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The Contract with America Advancement Act of 1996, passed on March 29, 1996, amended the EAJA and increased the statutory ceiling for EAJA fee awards from $75.00 to $125.00 per hour. See 28 U.S.C. § 2 412(d)(2)(A). Plaintiff's counsel requests attorney's fees under the EAJA at a rate of $165.00 an hour based on an increase in the cost of living. Attorney's fees may not be awarded in excess of $125.00 per hour - the maximum statutory rate under § 2412(d)(2)(A) - unless the court finds that an increase in the cost of living or a special factor such as the limited availability of qualified attorneys justifies a higher fee. 28 U.S.C. § 2412(d)(2)(A). The decision to increase the hourly rate is not automatic and remains at the discretion of the district court. McNulty v. Sullivan, 886 F.2d 1074 (8th Cir. 1989). In Johnson v. Sullivan, 919 F.2d 503 (8th Cir. 1990), the court stated that the hourly rate may be increased when there is "uncontested proof of an increase in the cost of living sufficient to justify hourly attorney's fees of more than $75.00 an hour," such as a copy of the Consumer Price Index. Plaintiff's counsel has attached a summary of the Consumer Price Index as an exhibit to his Motion. (Doc. 14-4) and has presented evidence of an increase in the cost of living. Therefore, the undersigned believes his argument for enhanced fees based on a cost of living increase has merit. Accordingly, we find that plaintiff's counsel is entitled to an award at the rate of $165.00 per hour. Plaintiff's counsel has also requested compensation for paralegal time at the rate of $50.00 per hour. Accordingly, we find $50.00 per hour for paralegal work to be a reasonable rate. See Richlin Security Service Company v. Chertoff, 128 S.Ct. 2007 (U.S. 2008). Next, we will review counsel's itemization of services rendered. Plaintiff's counsel requests compensation for .40 attorney hours on April 21, 2009, for the preparation of Letters 4
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of Service and .20 paralegal hours on May 4, 2009, for preparing and verifying valid service of summons and executing and filing the return of service. Unfortunately, this time cannot be compensated under the EAJA. Granville House, Inc. v. Department of HEW, 813 F.2d 881, 884 (8th Cir. 1987) (work which could have been completed by support staff is not compensable under the EAJA). Accordingly, .40 attorney hours and .20 paralegal hours must be deducted from the total compensable time sought by counsel. In addition, counsel seeks 0.30 paralegal hours on May 4, 2009, for preparing and scanning the affidavit of service and 2.00 paralegal hours on April 19, 2010, for preparing the EAJA motion and supporting documentation. Being well-versed in the area of Social Security Law and having represented numerous clients before this Court, we do not believe it should have taken counsel's staff this length of time to complete these tasks. Bowman v. Secretary of H.H.S., 744 F.Supp 898 (E.D.Ark. 1989). Therefore, 0.65 paralegal hours will be deducted from the total amount awarded. Counsel also requests compensation for 13.80 attorney hours for reviewing the transcript and preparing plaintiff's brief. However, there were no unique or complex issues to be developed in this particular case, and the transcript was approximately 415 pages long. Plaintiff's counsel frequently represents social security plaintiff's before this court and should be well versed in social security law. Accordingly, we find that the time submitted for preparing this brief to be excessive. Therefore we are reducing the number of hours submitted for the preparation of plaintiff's brief to 12.00 hours. Based on the above, we award plaintiff attorney fees under the EAJA for: 14.25 (16.452.20) attorney hours, at the rate of $165.00 per hour, and 2.65 (3.50-.85) paralegal hours at an 5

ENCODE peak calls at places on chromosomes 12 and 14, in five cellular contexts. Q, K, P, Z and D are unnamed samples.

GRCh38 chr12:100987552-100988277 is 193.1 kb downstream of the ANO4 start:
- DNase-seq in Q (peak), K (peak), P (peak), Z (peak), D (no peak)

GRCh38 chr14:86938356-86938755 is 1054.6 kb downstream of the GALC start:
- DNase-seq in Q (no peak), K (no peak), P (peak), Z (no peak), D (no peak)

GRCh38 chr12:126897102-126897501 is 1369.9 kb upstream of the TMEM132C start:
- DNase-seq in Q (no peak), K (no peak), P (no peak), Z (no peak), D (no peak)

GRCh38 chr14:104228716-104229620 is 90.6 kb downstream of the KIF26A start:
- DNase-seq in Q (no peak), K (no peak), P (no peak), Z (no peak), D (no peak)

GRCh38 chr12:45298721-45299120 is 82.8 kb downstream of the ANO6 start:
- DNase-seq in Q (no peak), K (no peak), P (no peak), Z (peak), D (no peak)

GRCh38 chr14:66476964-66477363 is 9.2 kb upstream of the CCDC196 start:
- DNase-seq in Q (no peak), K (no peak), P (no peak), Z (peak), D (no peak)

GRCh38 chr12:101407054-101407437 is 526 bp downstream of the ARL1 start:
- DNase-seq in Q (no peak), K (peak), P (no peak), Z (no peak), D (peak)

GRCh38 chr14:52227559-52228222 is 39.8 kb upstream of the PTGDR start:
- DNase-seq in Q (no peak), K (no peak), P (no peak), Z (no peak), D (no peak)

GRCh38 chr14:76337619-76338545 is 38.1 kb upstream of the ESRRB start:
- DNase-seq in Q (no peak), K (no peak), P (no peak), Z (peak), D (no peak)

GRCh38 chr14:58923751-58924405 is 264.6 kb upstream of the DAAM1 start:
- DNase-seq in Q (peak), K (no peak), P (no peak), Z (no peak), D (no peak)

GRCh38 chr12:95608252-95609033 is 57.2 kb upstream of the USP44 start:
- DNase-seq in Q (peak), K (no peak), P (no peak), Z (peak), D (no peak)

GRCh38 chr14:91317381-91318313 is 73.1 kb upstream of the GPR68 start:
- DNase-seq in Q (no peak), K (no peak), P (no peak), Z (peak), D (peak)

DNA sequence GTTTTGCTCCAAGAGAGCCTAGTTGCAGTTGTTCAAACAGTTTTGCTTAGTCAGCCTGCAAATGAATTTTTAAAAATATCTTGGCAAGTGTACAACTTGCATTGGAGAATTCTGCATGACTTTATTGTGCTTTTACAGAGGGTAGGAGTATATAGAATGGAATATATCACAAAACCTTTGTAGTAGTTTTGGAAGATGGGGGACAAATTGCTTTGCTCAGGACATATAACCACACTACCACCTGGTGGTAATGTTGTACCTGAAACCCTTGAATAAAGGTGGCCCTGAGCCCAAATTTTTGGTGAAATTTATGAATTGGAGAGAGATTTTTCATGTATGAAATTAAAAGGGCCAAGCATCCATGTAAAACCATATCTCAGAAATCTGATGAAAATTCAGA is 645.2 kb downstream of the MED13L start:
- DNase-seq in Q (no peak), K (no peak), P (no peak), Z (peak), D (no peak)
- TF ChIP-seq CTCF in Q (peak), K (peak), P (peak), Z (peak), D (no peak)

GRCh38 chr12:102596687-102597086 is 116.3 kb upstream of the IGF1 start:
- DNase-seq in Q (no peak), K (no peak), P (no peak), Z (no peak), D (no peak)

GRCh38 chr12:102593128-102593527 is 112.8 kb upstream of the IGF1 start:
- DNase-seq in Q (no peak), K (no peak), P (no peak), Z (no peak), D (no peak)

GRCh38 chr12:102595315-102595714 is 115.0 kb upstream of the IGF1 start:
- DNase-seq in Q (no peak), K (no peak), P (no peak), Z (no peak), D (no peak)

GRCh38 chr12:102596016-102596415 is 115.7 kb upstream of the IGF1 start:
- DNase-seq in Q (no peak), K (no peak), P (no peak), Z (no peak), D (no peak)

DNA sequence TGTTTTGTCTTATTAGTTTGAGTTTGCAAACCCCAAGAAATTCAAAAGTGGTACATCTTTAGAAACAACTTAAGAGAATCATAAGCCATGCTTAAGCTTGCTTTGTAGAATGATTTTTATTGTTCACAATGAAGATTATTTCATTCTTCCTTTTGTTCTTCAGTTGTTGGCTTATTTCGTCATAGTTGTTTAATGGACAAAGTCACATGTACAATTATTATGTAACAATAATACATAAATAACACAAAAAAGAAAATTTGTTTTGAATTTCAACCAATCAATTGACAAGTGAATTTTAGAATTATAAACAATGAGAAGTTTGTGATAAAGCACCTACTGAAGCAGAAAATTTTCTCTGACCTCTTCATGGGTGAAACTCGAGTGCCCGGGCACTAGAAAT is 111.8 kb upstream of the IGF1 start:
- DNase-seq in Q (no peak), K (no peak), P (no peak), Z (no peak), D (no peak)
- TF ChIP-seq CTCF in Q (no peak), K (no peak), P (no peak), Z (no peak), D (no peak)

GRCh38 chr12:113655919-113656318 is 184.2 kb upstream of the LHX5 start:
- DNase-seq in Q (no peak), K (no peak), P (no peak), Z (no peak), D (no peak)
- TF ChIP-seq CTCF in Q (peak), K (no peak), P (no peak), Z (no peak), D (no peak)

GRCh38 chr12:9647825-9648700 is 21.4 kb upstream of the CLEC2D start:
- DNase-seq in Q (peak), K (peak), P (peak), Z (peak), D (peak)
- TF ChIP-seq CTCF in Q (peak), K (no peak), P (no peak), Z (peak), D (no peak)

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hourly rate of $50.00 for a total attorney's fee award of $2483.75. This amount should be paid in addition to, and not out of, any past due benefits which plaintiff may be awarded in the future. The parties are reminded that the award herein under the EAJA will be taken into account at such time as a reasonable fee is determined pursuant to 42 U.S.C. § 406, in order to prevent double recovery by counsel for the plaintiff. IT IS SO ORDERED this 11th day of August 2010.
/s/ J. Marschewski HON. JAMES R. MARSCHEWSKI CHIEF UNITED STATES MAGISTRATE JUDGE